ecommerce, customer experience, digital transformation, omnichannel, digital strategy, customer engagement


2018 is the Year of Digital Customer Experiences

Header picture credit: Still from HYPER-REALITY (2016) by Keiichi Matsuda 

With December come shorter days and Christmas tales. Time to light up candles and drink mulled wine, to cope with the cold and darkness of this season. As we approach the end of 2017, it is also time to recap the passing year and have a bright look to what is to come in 2018: digital customer experiences.

At the end of 2017, many enterprise organizations struggle to match the speed of their customers. They’re not innovating and digitizing their vision fast enough to keep up. They find themselves typically constrained by organizational silos and legacy technology, often in monolithic architectures. And that prevents them moving forward.

Turning Torso, an architectural experiment in Sweden Picture credit: Turning Torso (Malmö, Sweden) Santiago S.V, Flickr

'Channel Agnostic'

Smaller businesses that emerged during the digital era, are consistently demonstrating their ability to adapt faster to the industry changes. They have taught us that focusing on (digital) experiences is the way to go. Experiences that often are “channel agnostic”: your customers don’t care about your channels, only about the experiences you provide. These experiences blur both the physical and online world, as they complement and substitute each other.

In that sense, we’ve seen interesting acquisitions in 2017. Particular of companies that have excelled in creating strong relationships with their customers, based on club-experiences rather than a mere customer-transaction bond. This was the case with Rapha, acquired by Walmart heirs for £200m.


During this year, technology made a strong headway. The most significant developments are the consolidation of machine learning techniques for personalization and product recommendation, and contextual commerce to decrease friction such as improved search engines by Natural Language Processing (NLP) technologies. And most noteworthy of all, the rise of conversational commerce (like chatbots) and voice assistants:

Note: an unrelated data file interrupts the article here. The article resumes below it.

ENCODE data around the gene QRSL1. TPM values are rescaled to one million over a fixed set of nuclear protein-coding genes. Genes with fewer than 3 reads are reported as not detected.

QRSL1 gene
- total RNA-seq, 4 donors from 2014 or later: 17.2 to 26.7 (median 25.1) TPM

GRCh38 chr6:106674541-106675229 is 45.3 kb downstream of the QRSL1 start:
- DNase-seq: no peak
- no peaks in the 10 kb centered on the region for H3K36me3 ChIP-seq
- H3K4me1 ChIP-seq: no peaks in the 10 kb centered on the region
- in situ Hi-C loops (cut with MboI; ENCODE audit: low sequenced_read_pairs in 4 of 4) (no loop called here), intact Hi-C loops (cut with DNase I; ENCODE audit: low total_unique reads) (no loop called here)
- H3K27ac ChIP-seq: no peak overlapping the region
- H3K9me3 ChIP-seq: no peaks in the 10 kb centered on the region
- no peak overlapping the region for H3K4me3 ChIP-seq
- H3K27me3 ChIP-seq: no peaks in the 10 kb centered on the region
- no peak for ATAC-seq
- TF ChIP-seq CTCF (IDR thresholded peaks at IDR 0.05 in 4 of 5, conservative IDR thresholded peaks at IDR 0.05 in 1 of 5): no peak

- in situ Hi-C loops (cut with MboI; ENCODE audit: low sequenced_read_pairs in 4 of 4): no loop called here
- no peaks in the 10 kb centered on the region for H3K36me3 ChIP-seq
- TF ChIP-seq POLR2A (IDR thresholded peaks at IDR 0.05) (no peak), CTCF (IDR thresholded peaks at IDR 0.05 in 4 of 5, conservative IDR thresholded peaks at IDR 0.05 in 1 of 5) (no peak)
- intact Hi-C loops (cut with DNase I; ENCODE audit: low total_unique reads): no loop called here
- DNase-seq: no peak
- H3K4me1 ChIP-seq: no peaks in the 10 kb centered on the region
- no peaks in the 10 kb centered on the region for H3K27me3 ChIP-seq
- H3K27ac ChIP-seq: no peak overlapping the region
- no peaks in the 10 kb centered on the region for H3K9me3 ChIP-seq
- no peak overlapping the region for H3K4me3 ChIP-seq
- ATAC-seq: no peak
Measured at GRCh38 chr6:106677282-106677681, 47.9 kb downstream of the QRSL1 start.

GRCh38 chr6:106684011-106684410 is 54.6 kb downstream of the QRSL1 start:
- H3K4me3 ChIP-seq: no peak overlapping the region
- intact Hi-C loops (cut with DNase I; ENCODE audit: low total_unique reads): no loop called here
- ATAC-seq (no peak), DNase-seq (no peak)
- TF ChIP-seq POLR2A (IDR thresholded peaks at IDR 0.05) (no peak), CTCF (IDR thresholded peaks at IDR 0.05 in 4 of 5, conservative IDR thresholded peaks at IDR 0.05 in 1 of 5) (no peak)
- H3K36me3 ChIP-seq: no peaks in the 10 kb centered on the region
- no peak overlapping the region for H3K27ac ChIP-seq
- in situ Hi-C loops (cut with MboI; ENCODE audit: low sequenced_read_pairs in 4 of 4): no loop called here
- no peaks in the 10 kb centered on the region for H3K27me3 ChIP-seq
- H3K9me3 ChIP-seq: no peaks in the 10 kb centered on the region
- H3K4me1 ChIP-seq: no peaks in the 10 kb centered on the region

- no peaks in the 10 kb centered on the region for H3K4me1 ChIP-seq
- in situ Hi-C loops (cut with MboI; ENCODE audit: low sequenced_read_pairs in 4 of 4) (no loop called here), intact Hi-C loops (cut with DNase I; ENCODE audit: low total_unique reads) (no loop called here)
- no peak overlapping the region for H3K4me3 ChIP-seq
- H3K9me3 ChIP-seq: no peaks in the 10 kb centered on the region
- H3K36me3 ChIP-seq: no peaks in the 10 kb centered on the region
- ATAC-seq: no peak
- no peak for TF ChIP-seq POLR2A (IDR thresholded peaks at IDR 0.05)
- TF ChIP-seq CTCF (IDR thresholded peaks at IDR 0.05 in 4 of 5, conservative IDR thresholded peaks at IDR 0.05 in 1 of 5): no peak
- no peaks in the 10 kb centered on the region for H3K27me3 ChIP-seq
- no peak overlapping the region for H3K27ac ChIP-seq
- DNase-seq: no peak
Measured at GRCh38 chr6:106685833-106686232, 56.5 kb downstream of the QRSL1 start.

As a growing trend for 2018 we see “A-Commerce”, which combines smart devices and AI techniques to provide digital customer experiences in our everyday life. For instance, forgetting about having to re-order milk or eggs weekly as your refrigerator does it for you automatically when detects levels are low. The first unmanned stores concepts were also launched during 2017 and we expect to see more next year. The following video is the example of the 7 Eleven cashless store in Korea:

Partner for Success

Collaboration and partnerships have shown to be a great ally during 2017, as opportunities exist for those that are moving forward. When your technology or organization is lagging behind your team and efforts, a lean way to prevent losing market share is to partner with those that can help you stay competitive. You can find partners for technology, marketing or distribution network. The API universe is here to help you bridge your silos, deliver fast mobile apps, share and aggregate information, or connect platforms driving your traffic wherever you need.

An example of collaboration is the one recently announced by Class Ohlson and, the leading e-commerce operator and Sweden's largest online grocery store. As Class Ohlson states: “…the collaboration provides opportunities to reach new customers via MatHem’s digital platform and offer better service to existing customers through convenient and fast deliveries to the front door”. Read the full article here.

An image of connected skyscrapers
Picture credit: Connecting silos, Wajahat Mahmood Flickr

GDPR in Full Force on 25th of May 2018

In a move to consolidate the different privacy regulations across member states and to protect European citizens better, the European Union put the GDPR into place in 2016. The reason most businesses were slow to respond, is because enforcement starts from 25th of May 2018.

The impact of the GDPR is severe: it affects all companies who use and collect personal data from European citizens. Failing to comply may lead to a fine of up to €20 million or 4% of the worldwide yearly revenue. The GDPR covers the increase of citizens’ rights, such as the right to be forgotten, increases the liability in the case of a data breach and puts requirements on the use of data. Start implementing whatever measures your company will require to meet the GDPR, so you can safely use customer data.